The suggestion, in another place, to keep away caps from the child's head, if duly attended to, is one means of perfecting, or at least of preserving, the sense of hearing. For caps, by the heat they produce to a part which cannot safely endure an increase of temperature, greatly expose children to catarrhal affections; and many a catarrh has laid the foundation for dulness of hearing, if not of actual deafness.

The ears should be kept clean. If washed sufficiently often, and syringed once a week with warm milk and water, or with very weak soap-suds, gently warmed, the cerumen or ear wax will hardly be found accumulated in such masses as to produce deafness. And yet such accumulations, with such consequences, are by no means uncommon. It is not long since a young man with whom I am acquainted, applied to an eminent surgeon of Boston, on account of deafness in one ear, which had become quite troublesome, and as it was feared, incurable. Syringing with a large and strong syringe disengaged a large mass of cerumen, and hearing was immediately restored.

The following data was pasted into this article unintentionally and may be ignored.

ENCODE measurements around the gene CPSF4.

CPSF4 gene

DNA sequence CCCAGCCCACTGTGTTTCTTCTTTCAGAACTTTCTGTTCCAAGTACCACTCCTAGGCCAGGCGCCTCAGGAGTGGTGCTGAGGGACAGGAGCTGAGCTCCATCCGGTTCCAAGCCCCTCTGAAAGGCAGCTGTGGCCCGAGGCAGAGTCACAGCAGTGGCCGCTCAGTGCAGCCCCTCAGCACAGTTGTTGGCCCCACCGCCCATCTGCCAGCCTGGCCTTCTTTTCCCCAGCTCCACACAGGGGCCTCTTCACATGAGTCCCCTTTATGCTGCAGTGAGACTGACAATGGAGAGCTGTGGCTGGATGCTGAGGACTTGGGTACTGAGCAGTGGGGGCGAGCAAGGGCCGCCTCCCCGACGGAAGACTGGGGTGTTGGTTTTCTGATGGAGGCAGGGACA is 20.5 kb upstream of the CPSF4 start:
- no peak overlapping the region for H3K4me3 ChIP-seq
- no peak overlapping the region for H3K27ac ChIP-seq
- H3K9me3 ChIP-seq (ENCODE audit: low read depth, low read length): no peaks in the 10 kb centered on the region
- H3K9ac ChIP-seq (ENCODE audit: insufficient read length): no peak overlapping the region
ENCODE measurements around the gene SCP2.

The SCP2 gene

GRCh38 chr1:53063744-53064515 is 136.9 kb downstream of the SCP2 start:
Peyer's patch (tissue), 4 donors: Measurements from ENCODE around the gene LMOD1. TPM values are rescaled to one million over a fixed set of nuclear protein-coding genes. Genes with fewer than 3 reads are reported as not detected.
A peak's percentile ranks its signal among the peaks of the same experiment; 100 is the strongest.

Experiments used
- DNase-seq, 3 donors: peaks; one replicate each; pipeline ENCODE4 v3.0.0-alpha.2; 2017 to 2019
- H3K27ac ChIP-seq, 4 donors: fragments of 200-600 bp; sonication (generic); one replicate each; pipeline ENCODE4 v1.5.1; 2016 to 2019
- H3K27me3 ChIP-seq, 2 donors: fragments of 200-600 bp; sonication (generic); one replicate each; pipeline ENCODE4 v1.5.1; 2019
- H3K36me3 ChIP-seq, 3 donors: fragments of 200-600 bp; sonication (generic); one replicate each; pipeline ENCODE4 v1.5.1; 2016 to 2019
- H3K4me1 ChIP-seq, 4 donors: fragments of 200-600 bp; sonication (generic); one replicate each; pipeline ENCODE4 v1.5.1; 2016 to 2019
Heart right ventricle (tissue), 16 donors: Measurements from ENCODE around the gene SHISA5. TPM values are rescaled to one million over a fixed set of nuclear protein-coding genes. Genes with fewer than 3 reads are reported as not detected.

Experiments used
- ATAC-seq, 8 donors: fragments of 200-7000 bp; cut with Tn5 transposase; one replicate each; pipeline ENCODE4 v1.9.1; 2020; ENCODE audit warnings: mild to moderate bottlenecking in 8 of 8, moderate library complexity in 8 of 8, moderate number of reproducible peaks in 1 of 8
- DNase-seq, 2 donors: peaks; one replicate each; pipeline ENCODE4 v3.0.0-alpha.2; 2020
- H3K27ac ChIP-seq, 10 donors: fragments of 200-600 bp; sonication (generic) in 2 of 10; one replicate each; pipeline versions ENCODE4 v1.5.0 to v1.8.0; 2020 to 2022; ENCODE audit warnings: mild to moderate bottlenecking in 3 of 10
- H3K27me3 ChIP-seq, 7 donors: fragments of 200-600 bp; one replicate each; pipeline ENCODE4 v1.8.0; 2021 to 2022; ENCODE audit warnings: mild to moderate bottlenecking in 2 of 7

Children should be taught to distinguish sounds with closed eyes, or blindfolded. We may strike on various objects, and ask them to tell what we struck, &c. This will lead them to observe sounds; and will perfect their hearing in a remarkable degree.

There are also advantages to be derived from accustoming a child to a great variety of sounds; both as regards their strength and character. But this must only be occasional; for if the ear be constantly accustomed to sounds of any kind, and more especially those which are harsh or loud, the organ of hearing is liable to sustain injury. Music, as it is now beginning to be taught to children in our schools, will do much, I think, to improve the faculty of hearing.